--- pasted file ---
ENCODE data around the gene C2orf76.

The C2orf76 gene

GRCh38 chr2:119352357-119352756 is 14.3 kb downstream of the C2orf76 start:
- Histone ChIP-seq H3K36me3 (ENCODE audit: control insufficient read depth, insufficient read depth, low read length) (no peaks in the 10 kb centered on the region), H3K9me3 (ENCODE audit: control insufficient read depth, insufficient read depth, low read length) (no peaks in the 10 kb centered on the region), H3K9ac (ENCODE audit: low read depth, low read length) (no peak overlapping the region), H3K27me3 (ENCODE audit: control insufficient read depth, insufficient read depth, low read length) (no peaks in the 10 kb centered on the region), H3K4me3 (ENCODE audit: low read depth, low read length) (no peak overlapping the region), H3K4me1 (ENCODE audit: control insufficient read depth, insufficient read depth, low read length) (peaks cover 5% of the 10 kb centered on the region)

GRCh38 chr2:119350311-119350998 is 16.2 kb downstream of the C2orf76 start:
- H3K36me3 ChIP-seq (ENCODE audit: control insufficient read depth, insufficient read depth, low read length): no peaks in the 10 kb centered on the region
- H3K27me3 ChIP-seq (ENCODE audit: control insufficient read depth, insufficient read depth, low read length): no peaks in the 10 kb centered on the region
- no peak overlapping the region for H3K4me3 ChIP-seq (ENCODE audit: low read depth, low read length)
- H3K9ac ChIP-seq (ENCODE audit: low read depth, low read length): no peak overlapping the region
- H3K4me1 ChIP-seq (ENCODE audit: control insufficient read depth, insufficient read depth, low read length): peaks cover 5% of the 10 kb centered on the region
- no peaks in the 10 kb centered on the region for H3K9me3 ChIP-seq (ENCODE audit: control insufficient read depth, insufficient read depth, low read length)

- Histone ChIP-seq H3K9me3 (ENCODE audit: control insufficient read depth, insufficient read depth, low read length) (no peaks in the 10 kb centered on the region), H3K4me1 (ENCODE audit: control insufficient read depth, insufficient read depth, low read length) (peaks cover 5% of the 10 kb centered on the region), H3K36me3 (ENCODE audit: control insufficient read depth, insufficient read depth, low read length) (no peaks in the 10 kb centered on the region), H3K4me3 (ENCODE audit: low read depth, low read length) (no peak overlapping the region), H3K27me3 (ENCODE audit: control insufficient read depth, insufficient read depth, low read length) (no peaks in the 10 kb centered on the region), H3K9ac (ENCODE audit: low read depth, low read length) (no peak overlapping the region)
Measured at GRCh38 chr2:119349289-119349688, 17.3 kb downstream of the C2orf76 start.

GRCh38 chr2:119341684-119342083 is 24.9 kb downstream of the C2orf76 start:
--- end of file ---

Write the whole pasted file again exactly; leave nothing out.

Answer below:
ENCODE data around the gene C2orf76.

The C2orf76 gene

GRCh38 chr2:119352357-119352756 is 14.3 kb downstream of the C2orf76 start:
- Histone ChIP-seq H3K36me3 (ENCODE audit: control insufficient read depth, insufficient read depth, low read length) (no peaks in the 10 kb centered on the region), H3K9me3 (ENCODE audit: control insufficient read depth, insufficient read depth, low read length) (no peaks in the 10 kb centered on the region), H3K9ac (ENCODE audit: low read depth, low read length) (no peak overlapping the region), H3K27me3 (ENCODE audit: control insufficient read depth, insufficient read depth, low read length) (no peaks in the 10 kb centered on the region), H3K4me3 (ENCODE audit: low read depth, low read length) (no peak overlapping the region), H3K4me1 (ENCODE audit: control insufficient read depth, insufficient read depth, low read length) (peaks cover 5% of the 10 kb centered on the region)

GRCh38 chr2:119350311-119350998 is 16.2 kb downstream of the C2orf76 start:
- H3K36me3 ChIP-seq (ENCODE audit: control insufficient read depth, insufficient read depth, low read length): no peaks in the 10 kb centered on the region
- H3K27me3 ChIP-seq (ENCODE audit: control insufficient read depth, insufficient read depth, low read length): no peaks in the 10 kb centered on the region
- no peak overlapping the region for H3K4me3 ChIP-seq (ENCODE audit: low read depth, low read length)
- H3K9ac ChIP-seq (ENCODE audit: low read depth, low read length): no peak overlapping the region
- H3K4me1 ChIP-seq (ENCODE audit: control insufficient read depth, insufficient read depth, low read length): peaks cover 5% of the 10 kb centered on the region
- no peaks in the 10 kb centered on the region for H3K9me3 ChIP-seq (ENCODE audit: control insufficient read depth, insufficient read depth, low read length)

- Histone ChIP-seq H3K9me3 (ENCODE audit: control insufficient read depth, insufficient read depth, low read length) (no peaks in the 10 kb centered on the region), H3K4me1 (ENCODE audit: control insufficient read depth, insufficient read depth, low read length) (peaks cover 5% of the 10 kb centered on the region), H3K36me3 (ENCODE audit: control insufficient read depth, insufficient read depth, low read length) (no peaks in the 10 kb centered on the region), H3K4me3 (ENCODE audit: low read depth, low read length) (no peak overlapping the region), H3K27me3 (ENCODE audit: control insufficient read depth, insufficient read depth, low read length) (no peaks in the 10 kb centered on the region), H3K9ac (ENCODE audit: low read depth, low read length) (no peak overlapping the region)
Measured at GRCh38 chr2:119349289-119349688, 17.3 kb downstream of the C2orf76 start.

GRCh38 chr2:119341684-119342083 is 24.9 kb downstream of the C2orf76 start: